Bar path tracking | AR video playback for technique review

The Metric VBT app now includes bar path tracking

The bar path feature is available for free in the Metric iOS app (sorry Android users, coming soon!).

Download Metric on your iPhone here →

Bar path tracking is an often misunderstood and underrated tool in strength and power training. Smart lifters and coaches leverage bar path tracking to accelerate technical improvement, ultimately leading to more PRs than ever.

What does bar path mean?

Bar path is a visual tool used in the gym to refine and analyse lifting technique. It is the trajectory or line that a barbell takes during a repetition.

To capture your bar path, you need some form of barbell tracking app like Metric VBT. Using Metric, you record a video of your lift from roughly side on, and can then playback or export the video with an overlay of your bar path to see a visualisation of how the barbell is moving in space.

What is the correct bar path?

The path a bar takes will vary depending on the type of lift being performed.

Generally speaking, however, there is not a "perfect" path for all people. There are undoubtedly bad paths that your bar can take during a rep, but the ideal path your barbell will trace will be unique and may even evolve over time as you get stronger and improve your technique.

What is the most efficient bar path?

Instead of thinking about mimicking an "ideal," good coaches and lifters focus on developing a consistent path that maximises their performance.

The most effective and efficient bar path also varies a lot by exercises, anatomy and training goals.

Bench press bar path

The path your barbell will follow on a bench press is typically more of an arc rather than a straight line, and the eccentric and concentric paths usually vary.

After unracking, the bar should start straight over your shoulders, descend in an arc towards your chest, and then press back up in a slight arc towards your shoulders. This arc allows for better engagement of the chest muscles and helps to protect your shoulders from unnecessary strain.

Bar path on Bench Press recorded with Metric VBT
Bar path on Bench Press - Starting point and end point are the same but the eccentric and concentric paths taken are very different

Things can get really technical on bar path for the bench press, this article is another deep dive I found really interesting.

Squat bar path

For the squat, the bar path should be as close to a straight line as possible. The bar should remain over your midfoot throughout the entire movement. As you descend, focus on keeping your chest up and your back straight. Drive through your heels as you stand back up, ensuring the bar stays in line with your midfoot.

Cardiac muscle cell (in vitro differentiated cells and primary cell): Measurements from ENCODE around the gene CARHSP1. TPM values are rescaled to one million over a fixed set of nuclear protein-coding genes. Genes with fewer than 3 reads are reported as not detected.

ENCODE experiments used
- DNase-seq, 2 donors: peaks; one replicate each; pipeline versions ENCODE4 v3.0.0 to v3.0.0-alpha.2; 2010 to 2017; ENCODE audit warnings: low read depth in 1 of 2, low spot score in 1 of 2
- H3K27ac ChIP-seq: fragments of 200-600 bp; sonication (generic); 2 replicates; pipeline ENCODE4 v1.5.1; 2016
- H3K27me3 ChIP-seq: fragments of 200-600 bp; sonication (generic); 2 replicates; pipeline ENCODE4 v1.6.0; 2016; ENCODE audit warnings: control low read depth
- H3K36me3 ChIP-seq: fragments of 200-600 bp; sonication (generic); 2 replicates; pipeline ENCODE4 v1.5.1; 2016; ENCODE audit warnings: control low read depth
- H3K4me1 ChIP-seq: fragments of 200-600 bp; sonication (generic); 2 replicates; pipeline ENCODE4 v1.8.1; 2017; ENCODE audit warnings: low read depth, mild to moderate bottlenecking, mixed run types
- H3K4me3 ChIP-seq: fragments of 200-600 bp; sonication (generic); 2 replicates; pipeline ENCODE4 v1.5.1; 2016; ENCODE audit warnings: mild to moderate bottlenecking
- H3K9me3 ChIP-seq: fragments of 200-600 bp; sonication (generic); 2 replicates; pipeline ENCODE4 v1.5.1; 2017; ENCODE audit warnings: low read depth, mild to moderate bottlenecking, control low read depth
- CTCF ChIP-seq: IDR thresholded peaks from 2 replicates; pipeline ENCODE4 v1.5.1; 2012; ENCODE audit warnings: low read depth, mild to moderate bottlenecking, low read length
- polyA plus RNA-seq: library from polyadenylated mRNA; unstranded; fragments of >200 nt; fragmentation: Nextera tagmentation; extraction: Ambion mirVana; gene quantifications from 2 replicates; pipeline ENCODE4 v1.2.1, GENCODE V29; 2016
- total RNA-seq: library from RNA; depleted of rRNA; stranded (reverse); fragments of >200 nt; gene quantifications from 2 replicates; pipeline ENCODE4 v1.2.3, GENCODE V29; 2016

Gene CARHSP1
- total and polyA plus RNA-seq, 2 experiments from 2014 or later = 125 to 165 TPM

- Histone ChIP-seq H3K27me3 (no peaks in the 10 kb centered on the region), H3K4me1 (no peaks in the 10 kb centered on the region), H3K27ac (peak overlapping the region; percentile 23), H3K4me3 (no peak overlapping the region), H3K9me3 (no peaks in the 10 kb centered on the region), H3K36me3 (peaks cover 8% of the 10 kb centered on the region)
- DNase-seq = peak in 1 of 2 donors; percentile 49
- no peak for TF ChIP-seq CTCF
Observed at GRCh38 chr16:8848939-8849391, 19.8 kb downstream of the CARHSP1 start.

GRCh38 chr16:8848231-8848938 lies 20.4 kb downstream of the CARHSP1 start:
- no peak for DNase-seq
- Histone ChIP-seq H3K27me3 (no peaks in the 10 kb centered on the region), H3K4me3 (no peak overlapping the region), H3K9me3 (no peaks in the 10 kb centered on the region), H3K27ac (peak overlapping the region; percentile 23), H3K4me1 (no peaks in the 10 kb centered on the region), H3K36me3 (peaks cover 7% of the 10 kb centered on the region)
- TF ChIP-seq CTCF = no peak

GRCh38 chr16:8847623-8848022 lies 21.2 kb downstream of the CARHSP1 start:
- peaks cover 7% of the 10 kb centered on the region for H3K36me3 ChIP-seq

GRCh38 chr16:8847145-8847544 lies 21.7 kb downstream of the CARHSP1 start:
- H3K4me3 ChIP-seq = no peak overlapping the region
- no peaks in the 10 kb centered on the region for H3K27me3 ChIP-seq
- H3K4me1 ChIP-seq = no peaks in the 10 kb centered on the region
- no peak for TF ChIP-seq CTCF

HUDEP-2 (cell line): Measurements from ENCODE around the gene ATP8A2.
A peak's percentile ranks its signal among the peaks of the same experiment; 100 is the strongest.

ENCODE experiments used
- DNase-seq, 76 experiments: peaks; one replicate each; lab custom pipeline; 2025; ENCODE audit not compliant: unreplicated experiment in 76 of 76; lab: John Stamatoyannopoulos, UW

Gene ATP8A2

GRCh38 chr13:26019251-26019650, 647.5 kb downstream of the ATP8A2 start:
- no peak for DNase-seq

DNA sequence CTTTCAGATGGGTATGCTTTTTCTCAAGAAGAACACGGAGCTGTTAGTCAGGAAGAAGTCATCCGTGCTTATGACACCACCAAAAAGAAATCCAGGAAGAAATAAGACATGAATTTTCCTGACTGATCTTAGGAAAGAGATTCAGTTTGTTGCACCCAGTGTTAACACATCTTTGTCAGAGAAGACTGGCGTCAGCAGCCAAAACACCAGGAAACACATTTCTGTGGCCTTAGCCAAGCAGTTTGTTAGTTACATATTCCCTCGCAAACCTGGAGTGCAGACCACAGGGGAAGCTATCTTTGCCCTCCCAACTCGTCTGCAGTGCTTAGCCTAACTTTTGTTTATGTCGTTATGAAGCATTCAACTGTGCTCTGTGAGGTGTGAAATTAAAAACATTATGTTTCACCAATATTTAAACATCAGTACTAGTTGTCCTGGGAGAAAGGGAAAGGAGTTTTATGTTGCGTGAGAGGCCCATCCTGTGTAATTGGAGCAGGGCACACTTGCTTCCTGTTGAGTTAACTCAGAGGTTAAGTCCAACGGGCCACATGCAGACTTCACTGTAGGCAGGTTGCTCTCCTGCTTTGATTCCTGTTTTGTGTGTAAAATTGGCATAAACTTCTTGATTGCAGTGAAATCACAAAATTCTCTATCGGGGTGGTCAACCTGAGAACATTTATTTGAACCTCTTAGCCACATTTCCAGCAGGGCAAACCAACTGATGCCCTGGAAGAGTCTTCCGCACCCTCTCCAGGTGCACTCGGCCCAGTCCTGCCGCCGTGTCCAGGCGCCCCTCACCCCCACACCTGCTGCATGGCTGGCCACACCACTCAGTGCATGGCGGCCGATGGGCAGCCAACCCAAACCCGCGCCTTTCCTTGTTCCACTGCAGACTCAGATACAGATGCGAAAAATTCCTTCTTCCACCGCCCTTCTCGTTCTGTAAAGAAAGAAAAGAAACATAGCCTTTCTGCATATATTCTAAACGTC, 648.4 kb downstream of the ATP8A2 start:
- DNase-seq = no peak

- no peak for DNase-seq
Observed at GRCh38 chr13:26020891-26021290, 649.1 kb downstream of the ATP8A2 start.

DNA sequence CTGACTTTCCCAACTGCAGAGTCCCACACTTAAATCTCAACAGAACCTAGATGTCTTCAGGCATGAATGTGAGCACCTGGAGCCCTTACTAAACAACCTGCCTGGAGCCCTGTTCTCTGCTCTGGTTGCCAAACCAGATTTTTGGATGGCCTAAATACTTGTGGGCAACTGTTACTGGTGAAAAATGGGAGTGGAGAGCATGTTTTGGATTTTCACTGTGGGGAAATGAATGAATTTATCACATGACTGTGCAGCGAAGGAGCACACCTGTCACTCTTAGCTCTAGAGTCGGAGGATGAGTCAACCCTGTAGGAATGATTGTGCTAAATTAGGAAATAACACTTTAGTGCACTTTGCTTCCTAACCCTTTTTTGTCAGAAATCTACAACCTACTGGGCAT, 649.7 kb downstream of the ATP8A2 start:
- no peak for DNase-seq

A bar path that drift towards the front or back of the foot during your repetitions can be a key clue to potential weaknesses or technical bias you might have in squatting.

Deadlift bar path

Similar to the squat, the deadlift bar path should be a straight line. The bar should start over your midfoot, and as you lift, it should remain close to your body, almost grazing your shins and thighs. Keep your back straight and engage your core throughout the movement to maintain proper form.

Bar path tracking for Olympic Weightlifting

For explosive lifts such as cleans, jerks, and snatches, bar path tracking becomes a mission-critical training tool. Olympic weightlifting movements require extreme precision, timing, and coordination to successfully complete a lift. Any deviation in the bar path can have huge repercussions and be the difference between a successful lift and a failed attempt.

Bar path tracking for weightlifting allows advanced weightlifters and their coaches to dissect every section of their lift, identify weak spots, and work towards mastering their technique on these complex movements.

Clean bar path

The clean is a more complex movement, and the bar path will resemble an 'S' shape. The bar starts on the ground, and as you lift, it should stay close to your body. As you reach your hips, you'll extend explosively, causing the bar to come up and slightly away from your body. As you drop under the bar to catch it on your shoulders, the bar will move back towards your body, completing the 'S' shape.

Hang power clean gif | olympic weightlifting with bar path
A power clean with bar path. This rep is probably too much forwards and back as you see a forward curve in the path from hip height.

A power clean with a bar path that shows a forward curve from hip height may indicate that the lifter is pulling the bar too far forward, which can lead to missed lift, inefficiency and lost weight on the bar.

Snatch bar path

The snatch bar path is similar to the clean but with a more exaggerated 'S' shape.

The bar starts on the ground and stays close to your body as you lift. As the barbell reaches your hips, you'll extend explosively, ideally the barbell stays as close to vertical as possible, avoiding the hip drive to cause the bar to move forwards and away from your body, leaking energy.